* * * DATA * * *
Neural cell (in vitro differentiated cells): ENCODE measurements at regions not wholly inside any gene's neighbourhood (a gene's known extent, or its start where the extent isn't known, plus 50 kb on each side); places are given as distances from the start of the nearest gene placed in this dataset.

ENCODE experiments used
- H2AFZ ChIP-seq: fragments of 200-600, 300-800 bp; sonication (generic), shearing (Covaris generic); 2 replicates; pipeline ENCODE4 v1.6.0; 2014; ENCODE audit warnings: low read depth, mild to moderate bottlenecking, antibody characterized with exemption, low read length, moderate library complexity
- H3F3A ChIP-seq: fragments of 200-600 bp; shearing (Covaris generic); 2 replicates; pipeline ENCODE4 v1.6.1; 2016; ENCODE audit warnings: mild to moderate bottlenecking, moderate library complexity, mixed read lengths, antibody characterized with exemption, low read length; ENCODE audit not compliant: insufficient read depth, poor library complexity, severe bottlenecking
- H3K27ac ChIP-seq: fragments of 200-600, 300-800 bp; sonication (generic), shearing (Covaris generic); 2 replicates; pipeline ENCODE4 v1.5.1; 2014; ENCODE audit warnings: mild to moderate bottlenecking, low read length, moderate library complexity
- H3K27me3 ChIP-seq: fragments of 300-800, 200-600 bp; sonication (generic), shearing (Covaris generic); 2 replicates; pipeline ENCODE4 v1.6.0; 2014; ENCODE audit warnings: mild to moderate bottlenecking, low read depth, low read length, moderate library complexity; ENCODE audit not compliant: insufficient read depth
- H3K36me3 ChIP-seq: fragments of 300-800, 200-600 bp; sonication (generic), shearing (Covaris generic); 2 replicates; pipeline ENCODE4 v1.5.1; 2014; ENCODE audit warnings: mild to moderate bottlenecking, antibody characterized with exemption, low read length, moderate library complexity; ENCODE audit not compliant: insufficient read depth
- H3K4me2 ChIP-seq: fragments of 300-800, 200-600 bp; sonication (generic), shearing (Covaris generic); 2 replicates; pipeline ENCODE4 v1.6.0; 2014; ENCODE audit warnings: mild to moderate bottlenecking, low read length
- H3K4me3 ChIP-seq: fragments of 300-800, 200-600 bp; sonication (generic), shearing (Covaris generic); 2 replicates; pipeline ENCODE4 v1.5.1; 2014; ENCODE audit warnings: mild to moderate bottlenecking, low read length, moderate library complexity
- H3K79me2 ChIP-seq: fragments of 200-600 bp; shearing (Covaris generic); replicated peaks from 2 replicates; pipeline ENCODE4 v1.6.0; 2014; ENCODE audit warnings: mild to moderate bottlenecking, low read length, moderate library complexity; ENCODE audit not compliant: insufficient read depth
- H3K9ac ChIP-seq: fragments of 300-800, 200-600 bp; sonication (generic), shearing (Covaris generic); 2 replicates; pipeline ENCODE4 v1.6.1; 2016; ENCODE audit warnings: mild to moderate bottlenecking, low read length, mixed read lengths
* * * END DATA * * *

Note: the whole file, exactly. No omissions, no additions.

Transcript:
Neural cell (in vitro differentiated cells): ENCODE measurements at regions not wholly inside any gene's neighbourhood (a gene's known extent, or its start where the extent isn't known, plus 50 kb on each side); places are given as distances from the start of the nearest gene placed in this dataset.

ENCODE experiments used
- H2AFZ ChIP-seq: fragments of 200-600, 300-800 bp; sonication (generic), shearing (Covaris generic); 2 replicates; pipeline ENCODE4 v1.6.0; 2014; ENCODE audit warnings: low read depth, mild to moderate bottlenecking, antibody characterized with exemption, low read length, moderate library complexity
- H3F3A ChIP-seq: fragments of 200-600 bp; shearing (Covaris generic); 2 replicates; pipeline ENCODE4 v1.6.1; 2016; ENCODE audit warnings: mild to moderate bottlenecking, moderate library complexity, mixed read lengths, antibody characterized with exemption, low read length; ENCODE audit not compliant: insufficient read depth, poor library complexity, severe bottlenecking
- H3K27ac ChIP-seq: fragments of 200-600, 300-800 bp; sonication (generic), shearing (Covaris generic); 2 replicates; pipeline ENCODE4 v1.5.1; 2014; ENCODE audit warnings: mild to moderate bottlenecking, low read length, moderate library complexity
- H3K27me3 ChIP-seq: fragments of 300-800, 200-600 bp; sonication (generic), shearing (Covaris generic); 2 replicates; pipeline ENCODE4 v1.6.0; 2014; ENCODE audit warnings: mild to moderate bottlenecking, low read depth, low read length, moderate library complexity; ENCODE audit not compliant: insufficient read depth
- H3K36me3 ChIP-seq: fragments of 300-800, 200-600 bp; sonication (generic), shearing (Covaris generic); 2 replicates; pipeline ENCODE4 v1.5.1; 2014; ENCODE audit warnings: mild to moderate bottlenecking, antibody characterized with exemption, low read length, moderate library complexity; ENCODE audit not compliant: insufficient read depth
- H3K4me2 ChIP-seq: fragments of 300-800, 200-600 bp; sonication (generic), shearing (Covaris generic); 2 replicates; pipeline ENCODE4 v1.6.0; 2014; ENCODE audit warnings: mild to moderate bottlenecking, low read length
- H3K4me3 ChIP-seq: fragments of 300-800, 200-600 bp; sonication (generic), shearing (Covaris generic); 2 replicates; pipeline ENCODE4 v1.5.1; 2014; ENCODE audit warnings: mild to moderate bottlenecking, low read length, moderate library complexity
- H3K79me2 ChIP-seq: fragments of 200-600 bp; shearing (Covaris generic); replicated peaks from 2 replicates; pipeline ENCODE4 v1.6.0; 2014; ENCODE audit warnings: mild to moderate bottlenecking, low read length, moderate library complexity; ENCODE audit not compliant: insufficient read depth
- H3K9ac ChIP-seq: fragments of 300-800, 200-600 bp; sonication (generic), shearing (Covaris generic); 2 replicates; pipeline ENCODE4 v1.6.1; 2016; ENCODE audit warnings: mild to moderate bottlenecking, low read length, mixed read lengths